Saturday, December 27, 2008

What Do These People Have In Common? They're All In Stupid NewAge Cults, Worshiping Quackery - And Killers - While Also Promoting Very Bad Art

From Madonna’s quest to “neutralise radiation” to Tom Cruise’s dismissals of psychiatry, celebrities are seldom shy about expressing their views on health and science – even when they appear not to know what they are talking about.

A roll call of public figures such as Cruise and Delia Smith have offered bogus advice or “quackery” this year, according to scientists and doctors. The charity Sense About Science is concerned that celebrities mislead the public when they endorse theories, diets or health products while misrepresenting the science involved.

Some – such as Oprah Winfrey and Kate Moss – espouse “detox” regimes, while others, such as Sharon and Kelly Osbourne, believe (mistakenly) that the Pill can cause cancer.

Nor are politicians exempt from lending credence to health myths. The US President-elect is among several American public figures who continue to suggest that the MMR vaccination is a potential cause of autism, despite an overwhelming weight of scientific evidence to the contrary.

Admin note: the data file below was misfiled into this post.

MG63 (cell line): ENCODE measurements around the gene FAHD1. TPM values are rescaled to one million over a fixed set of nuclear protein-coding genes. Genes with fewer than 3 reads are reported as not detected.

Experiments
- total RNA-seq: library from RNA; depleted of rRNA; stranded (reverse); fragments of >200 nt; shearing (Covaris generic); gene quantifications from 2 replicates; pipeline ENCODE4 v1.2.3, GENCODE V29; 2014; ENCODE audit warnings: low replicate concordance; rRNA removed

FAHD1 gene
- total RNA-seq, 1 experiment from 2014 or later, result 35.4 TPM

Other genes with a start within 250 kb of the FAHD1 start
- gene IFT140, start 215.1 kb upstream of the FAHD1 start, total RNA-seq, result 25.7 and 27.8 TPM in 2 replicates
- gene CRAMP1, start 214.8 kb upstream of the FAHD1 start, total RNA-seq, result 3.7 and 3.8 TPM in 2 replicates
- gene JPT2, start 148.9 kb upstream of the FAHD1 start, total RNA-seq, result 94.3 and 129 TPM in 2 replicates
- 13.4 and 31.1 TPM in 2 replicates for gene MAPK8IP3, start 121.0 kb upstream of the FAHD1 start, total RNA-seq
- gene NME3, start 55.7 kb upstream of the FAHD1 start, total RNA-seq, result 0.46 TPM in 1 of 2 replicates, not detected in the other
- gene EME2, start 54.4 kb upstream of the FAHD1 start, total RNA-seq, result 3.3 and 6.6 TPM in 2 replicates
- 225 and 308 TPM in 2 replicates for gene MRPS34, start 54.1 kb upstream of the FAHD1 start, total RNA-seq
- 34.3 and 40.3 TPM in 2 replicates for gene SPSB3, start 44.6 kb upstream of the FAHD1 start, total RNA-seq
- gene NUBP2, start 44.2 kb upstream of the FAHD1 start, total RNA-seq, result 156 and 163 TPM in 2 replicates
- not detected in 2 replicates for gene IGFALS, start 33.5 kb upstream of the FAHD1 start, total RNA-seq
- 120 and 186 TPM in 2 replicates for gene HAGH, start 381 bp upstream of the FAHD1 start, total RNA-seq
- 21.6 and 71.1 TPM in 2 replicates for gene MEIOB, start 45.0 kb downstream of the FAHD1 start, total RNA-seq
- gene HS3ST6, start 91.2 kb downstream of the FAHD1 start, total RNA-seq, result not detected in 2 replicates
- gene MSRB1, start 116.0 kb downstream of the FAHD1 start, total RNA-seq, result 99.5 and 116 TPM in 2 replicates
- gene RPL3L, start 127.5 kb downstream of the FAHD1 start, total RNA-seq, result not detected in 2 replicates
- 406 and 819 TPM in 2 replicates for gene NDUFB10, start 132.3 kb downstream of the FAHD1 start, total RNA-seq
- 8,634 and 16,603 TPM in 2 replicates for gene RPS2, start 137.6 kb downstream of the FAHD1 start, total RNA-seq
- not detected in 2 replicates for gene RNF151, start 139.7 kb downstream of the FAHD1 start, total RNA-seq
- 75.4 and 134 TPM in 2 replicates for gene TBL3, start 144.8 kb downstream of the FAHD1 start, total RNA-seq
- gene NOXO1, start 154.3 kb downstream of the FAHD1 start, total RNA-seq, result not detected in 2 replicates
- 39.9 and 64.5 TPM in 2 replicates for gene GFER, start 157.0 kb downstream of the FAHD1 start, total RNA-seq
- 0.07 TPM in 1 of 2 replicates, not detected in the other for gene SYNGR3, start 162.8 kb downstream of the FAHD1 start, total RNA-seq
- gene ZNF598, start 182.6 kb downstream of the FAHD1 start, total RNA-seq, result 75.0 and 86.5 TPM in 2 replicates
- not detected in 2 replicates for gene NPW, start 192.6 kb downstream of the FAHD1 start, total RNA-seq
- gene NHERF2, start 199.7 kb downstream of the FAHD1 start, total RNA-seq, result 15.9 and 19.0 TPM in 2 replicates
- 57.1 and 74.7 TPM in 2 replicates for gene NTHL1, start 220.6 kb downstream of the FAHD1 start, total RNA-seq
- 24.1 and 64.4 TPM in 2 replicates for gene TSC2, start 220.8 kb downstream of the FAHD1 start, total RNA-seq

...Demi Moore, the actress, surprises the experts with her use of “highly trained medical leeches” to “detoxify” her blood.

Kate Moss, the model, is reported to be on a strict “detox” diet of fruit and vegetables at a health spa in Thailand. But nutritionists note that such regimes exclude important food groups such as protein.

Moss’s friend Stella McCartney, the designer, was criticised last year for saying that a chemical found in skin creams was also found in antifreeze. Gary Moss, a pharmacologist, said that the chemical, propylene glycol, was versatile and its use in cosmetics was not “scary”, as claimed.

...The Sense About Science initiative is an update of a leaflet encouraging celebrities to avoid making claims until they have checked the facts. While there has been “considerable improvement” in the way British celebrities approach medicine, the charity says its files are still too full of pseudo-scientific claims. “We don’t expect people to know everything about science; the problem comes when they don’t consider checking it or asking questions.”


-- David Rose, showing one can be rich and famous and still be a NewAge idiot with no concern for the good of the nation or the world - or even The Times Online.